Allen was writing poetry in the mid-forties, but he wasn’t only interested in poetry at that time, so probably Barzun wouldn’t have thought of him as a poet that early.

Did he send you “Howl”?

No, I don’t think he did…?

I’d be surprised if Allen didn’t send a copy of Howl to Barzun. He sent copies to Van Doren, Trilling, Meyer Schapiro, who were all his teachers, too. Not to mention T.S. Eliot, Faulkner, Pound, Eberhart, W.C. Williams, and Charlie Chaplin !

He sent me a letter from India, where I think he got a fellowship to spend a year or so…

Needless to say, Allen never got a “fellowship” to go to India, he just went on his own. I don’t think he ever got any type of fellowship in his life and certainly not to go to India. I’ve never seen the letter to Barzun that he mentions, but I’d like to. I certainly don’t believe that Allen would have written to him hoping to get a job for a “wonderful guru.” This was a decade before he became interested in Buddhist practice, etc., so it certainly didn’t have anything to do with Trungpa…

So, I’ve gone on much too long, but wanted to show how memory plays tricks on honest people. Don’t believe all you read in the papers (or online)!

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Filed under Allen Ginsberg, Beat History, Bill Morgan, Columbia University, Howl, Jacques Barzun, Lucien Carr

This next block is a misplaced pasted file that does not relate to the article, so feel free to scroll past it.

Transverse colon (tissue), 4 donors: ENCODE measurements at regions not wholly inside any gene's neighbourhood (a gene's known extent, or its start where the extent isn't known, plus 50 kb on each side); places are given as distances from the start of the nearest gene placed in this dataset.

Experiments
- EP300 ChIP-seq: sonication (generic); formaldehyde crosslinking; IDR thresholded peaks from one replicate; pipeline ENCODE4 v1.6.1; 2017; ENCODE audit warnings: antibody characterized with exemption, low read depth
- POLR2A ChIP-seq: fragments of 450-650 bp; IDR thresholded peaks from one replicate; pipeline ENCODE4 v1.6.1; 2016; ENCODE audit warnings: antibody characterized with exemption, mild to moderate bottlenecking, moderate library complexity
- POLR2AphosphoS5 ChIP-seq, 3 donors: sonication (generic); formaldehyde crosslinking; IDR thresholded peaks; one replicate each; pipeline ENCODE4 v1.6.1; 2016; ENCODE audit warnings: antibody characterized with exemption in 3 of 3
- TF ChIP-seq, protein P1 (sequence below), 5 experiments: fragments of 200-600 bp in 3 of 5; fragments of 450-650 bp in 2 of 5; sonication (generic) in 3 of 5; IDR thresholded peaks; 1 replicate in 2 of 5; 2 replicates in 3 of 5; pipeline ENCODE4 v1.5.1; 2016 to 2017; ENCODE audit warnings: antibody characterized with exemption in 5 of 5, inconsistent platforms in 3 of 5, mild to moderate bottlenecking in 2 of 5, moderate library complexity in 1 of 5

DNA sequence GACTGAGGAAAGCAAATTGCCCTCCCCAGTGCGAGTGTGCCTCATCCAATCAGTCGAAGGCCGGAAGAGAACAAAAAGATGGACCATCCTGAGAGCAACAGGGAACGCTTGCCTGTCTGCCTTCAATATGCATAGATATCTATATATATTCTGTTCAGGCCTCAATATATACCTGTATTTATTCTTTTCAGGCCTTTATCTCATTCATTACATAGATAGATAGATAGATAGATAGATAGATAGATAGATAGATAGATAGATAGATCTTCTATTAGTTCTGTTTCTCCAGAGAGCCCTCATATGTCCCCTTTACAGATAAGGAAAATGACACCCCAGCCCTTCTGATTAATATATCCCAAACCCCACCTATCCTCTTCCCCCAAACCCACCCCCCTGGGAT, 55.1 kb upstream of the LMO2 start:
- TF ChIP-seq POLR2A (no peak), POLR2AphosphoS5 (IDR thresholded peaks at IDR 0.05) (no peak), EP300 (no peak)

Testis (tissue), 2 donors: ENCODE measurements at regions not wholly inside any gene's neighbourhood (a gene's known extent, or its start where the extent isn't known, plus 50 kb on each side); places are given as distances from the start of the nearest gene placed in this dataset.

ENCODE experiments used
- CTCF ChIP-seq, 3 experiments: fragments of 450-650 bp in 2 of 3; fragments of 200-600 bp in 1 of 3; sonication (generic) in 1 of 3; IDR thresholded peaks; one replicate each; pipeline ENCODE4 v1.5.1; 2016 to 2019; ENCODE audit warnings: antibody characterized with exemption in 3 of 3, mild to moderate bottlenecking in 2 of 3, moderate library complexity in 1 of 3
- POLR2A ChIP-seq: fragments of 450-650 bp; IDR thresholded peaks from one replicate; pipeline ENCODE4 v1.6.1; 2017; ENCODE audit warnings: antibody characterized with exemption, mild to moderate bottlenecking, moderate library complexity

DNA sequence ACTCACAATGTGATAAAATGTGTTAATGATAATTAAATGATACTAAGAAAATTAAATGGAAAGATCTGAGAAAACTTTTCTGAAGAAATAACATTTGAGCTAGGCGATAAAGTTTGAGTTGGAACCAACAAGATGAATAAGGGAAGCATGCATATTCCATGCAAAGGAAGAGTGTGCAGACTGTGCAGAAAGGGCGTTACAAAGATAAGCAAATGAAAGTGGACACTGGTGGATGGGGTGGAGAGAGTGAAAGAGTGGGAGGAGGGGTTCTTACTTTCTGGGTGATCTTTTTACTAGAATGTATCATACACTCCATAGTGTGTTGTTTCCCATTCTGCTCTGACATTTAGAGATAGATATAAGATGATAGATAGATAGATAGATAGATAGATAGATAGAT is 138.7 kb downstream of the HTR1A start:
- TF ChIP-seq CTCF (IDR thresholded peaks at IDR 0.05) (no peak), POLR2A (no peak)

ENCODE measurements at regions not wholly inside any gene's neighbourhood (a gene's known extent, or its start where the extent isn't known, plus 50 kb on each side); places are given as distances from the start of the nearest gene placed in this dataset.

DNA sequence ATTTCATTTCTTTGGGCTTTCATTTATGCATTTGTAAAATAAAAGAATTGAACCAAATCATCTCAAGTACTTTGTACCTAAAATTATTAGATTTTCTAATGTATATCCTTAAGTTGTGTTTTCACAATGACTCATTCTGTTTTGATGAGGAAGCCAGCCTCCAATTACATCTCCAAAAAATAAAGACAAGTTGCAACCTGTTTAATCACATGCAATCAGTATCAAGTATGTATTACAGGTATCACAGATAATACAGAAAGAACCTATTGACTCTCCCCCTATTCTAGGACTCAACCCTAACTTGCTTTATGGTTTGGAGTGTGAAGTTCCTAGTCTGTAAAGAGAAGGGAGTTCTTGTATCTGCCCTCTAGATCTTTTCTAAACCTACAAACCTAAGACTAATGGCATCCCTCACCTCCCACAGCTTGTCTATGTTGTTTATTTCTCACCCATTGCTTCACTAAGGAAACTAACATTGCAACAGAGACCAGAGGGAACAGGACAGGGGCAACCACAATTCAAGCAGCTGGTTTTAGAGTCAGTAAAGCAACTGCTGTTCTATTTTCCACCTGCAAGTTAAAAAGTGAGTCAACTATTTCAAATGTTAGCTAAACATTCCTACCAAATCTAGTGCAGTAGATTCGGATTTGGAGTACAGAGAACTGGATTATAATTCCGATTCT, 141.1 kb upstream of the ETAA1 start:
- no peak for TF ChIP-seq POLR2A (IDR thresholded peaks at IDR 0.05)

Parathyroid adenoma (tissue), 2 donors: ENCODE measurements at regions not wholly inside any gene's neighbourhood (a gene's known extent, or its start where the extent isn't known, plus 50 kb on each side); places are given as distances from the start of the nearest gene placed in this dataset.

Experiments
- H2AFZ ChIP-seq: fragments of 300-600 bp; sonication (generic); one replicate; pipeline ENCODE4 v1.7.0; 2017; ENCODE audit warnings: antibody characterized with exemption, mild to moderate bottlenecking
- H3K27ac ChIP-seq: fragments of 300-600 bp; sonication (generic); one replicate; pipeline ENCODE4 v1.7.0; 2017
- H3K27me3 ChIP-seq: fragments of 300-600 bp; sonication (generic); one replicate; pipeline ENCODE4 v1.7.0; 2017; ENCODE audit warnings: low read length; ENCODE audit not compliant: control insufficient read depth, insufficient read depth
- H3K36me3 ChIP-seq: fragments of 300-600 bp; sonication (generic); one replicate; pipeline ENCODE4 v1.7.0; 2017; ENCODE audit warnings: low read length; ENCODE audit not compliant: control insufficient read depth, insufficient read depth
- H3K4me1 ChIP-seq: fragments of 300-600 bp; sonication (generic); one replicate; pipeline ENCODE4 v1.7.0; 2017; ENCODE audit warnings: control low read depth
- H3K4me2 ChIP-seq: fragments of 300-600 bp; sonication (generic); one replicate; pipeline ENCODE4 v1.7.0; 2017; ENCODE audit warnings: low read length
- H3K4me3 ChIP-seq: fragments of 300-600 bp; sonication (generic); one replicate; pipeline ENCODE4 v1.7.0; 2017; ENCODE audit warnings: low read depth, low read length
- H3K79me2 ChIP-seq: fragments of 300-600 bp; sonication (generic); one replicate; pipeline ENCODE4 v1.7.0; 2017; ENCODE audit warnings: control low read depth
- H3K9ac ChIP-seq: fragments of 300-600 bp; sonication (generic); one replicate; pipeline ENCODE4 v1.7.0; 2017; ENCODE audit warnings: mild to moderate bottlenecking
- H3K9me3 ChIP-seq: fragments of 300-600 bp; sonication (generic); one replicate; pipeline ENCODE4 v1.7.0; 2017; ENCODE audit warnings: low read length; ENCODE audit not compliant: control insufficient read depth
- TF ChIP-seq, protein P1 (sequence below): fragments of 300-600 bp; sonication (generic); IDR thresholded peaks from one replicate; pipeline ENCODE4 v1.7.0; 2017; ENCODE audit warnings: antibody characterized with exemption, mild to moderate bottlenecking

>Friday’s Weekly Round-Up 13

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Lawrence Ferlinghetti after winning the "Howl" trial. Chr... BOB CAMPBELL / STAFF
(Lawrence Ferlinghetti, 1957, after winning the Howl trial – photo by Bob Campbell)
Howl Movie Opening in England

In advance of next week’s UK opening at London’s Curzon cinema on Shaftesbury Avenue, James Campbell has a review in The Guardian – “Howl At The Movies – Is the new film about Allen Ginsberg and the Howl obscenity trial a little too sane?” (Well, we, of course, would say no!).

“I once filmed the middle-aged Ginsberg reading “Howl” to an audience of professors at a literary conference in New York. It was about as wild as a Women’s Institute evening.”, writes The Independents Kevin Jackson, (we think, he’s being tongue-in-cheek here)

His “elegy for the tragic history of poetry on film”, usefully places the Howl movie in a much wider filmic context.

Matthew Sweet will be discussing the film on BBC Radio 3’s Night Waves this upcoming Tuesday night. Tune in if you can.